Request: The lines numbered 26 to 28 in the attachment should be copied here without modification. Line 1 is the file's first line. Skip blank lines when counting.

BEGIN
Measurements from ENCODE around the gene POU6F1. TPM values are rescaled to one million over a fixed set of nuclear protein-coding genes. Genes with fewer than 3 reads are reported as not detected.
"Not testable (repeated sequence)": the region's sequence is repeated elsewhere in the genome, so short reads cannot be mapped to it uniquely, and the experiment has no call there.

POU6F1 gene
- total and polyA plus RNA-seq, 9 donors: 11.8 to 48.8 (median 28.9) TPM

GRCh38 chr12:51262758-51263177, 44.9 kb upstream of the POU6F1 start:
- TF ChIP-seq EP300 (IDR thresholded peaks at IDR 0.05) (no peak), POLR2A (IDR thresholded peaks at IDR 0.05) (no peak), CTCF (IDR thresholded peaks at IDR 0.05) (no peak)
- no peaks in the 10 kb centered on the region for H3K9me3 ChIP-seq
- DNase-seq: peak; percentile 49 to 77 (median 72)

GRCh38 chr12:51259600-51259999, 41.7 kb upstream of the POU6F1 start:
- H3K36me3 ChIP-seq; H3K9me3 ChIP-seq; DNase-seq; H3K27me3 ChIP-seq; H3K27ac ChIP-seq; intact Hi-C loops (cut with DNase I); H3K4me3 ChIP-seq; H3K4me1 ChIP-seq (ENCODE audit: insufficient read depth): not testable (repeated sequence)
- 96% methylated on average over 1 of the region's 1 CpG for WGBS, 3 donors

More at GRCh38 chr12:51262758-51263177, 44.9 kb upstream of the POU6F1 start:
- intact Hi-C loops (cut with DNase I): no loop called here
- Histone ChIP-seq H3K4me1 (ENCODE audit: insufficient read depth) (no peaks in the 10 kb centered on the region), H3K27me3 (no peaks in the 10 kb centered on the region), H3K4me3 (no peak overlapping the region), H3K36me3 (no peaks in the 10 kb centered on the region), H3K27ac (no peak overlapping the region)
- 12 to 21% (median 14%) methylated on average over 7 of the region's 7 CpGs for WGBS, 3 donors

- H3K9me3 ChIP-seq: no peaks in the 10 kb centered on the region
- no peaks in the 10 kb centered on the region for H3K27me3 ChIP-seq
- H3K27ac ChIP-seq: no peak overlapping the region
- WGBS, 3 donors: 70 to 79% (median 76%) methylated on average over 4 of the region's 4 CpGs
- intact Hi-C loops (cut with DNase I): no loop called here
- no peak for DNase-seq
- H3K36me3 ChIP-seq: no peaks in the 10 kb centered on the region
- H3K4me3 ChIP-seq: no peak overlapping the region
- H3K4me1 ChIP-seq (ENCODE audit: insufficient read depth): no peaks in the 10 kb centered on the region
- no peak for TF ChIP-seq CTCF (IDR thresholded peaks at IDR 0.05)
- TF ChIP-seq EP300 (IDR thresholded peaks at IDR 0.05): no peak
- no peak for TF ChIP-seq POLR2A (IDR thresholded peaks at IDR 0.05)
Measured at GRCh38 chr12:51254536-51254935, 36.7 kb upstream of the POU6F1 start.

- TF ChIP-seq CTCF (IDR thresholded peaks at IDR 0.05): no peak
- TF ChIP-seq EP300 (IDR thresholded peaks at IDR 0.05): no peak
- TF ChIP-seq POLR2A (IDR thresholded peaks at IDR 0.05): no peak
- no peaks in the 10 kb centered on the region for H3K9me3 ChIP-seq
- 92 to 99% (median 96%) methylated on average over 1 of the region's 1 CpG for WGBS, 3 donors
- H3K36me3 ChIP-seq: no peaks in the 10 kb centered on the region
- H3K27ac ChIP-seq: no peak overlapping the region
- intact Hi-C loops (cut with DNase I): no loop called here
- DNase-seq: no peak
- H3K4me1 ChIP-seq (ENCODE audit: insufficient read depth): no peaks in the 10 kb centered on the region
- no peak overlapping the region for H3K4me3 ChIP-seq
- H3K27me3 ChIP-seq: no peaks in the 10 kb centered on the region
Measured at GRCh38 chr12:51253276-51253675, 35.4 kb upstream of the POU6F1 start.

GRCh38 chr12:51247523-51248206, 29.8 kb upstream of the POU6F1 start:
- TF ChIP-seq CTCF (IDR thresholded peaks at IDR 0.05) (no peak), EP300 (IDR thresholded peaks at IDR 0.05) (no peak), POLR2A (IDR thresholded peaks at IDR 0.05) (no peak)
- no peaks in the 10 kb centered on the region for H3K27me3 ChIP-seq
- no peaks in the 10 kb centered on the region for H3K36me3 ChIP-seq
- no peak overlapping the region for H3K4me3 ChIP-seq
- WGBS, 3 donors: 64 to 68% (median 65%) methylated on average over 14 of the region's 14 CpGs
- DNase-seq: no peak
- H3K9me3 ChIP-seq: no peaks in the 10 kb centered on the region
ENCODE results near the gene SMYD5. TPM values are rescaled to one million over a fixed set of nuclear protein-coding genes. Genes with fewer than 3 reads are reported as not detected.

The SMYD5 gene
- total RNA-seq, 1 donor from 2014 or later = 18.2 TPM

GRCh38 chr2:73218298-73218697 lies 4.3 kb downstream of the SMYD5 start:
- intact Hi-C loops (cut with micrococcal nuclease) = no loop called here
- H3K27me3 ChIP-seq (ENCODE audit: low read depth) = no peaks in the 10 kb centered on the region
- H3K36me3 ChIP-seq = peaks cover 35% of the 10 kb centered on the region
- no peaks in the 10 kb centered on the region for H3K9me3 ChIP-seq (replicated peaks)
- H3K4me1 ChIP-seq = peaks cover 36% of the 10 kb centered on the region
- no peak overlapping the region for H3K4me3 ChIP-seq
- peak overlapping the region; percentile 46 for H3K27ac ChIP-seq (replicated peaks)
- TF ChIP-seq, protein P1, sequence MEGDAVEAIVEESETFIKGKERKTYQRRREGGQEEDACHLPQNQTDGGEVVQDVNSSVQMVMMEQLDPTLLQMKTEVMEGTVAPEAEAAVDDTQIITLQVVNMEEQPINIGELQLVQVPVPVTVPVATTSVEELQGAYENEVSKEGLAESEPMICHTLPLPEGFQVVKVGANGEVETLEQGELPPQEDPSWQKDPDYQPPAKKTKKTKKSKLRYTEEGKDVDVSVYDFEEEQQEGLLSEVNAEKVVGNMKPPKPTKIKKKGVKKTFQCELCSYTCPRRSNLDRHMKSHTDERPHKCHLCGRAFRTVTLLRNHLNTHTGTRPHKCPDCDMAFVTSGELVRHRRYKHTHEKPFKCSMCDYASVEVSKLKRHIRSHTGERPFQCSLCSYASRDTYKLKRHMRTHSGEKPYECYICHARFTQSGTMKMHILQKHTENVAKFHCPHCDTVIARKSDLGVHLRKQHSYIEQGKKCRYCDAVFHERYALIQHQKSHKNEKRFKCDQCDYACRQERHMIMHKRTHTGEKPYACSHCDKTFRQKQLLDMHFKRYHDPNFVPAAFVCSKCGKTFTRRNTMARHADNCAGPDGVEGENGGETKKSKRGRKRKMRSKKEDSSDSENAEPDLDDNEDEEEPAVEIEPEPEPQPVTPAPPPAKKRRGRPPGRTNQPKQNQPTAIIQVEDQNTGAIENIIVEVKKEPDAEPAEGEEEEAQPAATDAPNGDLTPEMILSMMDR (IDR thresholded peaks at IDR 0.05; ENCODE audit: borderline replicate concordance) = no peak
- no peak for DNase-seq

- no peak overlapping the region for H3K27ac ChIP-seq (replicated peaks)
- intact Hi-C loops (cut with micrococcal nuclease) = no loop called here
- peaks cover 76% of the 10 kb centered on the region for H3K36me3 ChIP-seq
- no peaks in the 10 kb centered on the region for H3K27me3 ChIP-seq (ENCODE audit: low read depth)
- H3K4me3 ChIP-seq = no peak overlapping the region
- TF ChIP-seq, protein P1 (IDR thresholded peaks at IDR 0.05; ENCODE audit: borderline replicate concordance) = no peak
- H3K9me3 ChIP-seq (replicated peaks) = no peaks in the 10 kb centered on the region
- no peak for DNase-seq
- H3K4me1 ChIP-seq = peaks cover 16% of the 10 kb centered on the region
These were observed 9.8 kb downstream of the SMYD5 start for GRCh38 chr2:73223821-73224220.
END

- TF ChIP-seq EP300 (IDR thresholded peaks at IDR 0.05): no peak
- no peak for TF ChIP-seq POLR2A (IDR thresholded peaks at IDR 0.05)
Measured at GRCh38 chr12:51254536-51254935, 36.7 kb upstream of the POU6F1 start.